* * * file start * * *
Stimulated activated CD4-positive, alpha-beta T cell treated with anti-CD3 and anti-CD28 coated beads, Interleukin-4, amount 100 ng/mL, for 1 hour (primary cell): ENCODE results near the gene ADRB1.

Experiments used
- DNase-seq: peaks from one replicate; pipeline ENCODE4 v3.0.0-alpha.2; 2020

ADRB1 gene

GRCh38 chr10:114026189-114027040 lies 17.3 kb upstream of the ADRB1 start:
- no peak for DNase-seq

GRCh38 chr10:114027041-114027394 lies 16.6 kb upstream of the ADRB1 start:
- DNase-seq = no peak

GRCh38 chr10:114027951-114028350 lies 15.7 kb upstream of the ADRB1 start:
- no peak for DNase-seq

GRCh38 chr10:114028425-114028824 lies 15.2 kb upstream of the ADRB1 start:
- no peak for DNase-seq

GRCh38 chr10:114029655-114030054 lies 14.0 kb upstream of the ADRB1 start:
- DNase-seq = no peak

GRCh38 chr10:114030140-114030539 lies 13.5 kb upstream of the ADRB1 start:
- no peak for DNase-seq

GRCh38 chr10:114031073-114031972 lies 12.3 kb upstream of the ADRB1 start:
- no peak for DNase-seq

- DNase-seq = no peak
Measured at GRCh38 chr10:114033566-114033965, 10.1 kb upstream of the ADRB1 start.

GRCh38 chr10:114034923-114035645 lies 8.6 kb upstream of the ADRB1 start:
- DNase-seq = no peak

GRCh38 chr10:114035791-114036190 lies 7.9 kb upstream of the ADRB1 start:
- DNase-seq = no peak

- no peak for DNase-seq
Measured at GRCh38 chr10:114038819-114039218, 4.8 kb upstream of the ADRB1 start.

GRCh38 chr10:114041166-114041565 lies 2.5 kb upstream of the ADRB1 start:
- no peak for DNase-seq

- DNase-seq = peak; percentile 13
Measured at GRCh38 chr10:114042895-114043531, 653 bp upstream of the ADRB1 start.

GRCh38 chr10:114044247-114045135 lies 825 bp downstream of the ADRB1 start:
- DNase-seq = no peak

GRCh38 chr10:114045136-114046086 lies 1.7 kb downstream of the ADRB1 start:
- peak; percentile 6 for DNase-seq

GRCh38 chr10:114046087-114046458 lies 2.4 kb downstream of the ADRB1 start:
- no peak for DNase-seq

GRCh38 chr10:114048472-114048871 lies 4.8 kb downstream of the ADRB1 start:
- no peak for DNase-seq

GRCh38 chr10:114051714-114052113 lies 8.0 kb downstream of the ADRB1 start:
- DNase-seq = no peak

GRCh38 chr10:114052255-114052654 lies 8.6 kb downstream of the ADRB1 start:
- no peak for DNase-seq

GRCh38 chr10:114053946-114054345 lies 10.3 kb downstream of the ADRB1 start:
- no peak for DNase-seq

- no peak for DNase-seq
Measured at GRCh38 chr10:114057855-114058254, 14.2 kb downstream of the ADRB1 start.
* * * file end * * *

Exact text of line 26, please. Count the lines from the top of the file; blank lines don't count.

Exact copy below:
Measured at GRCh38 chr10:114038819-114039218, 4.8 kb upstream of the ADRB1 start.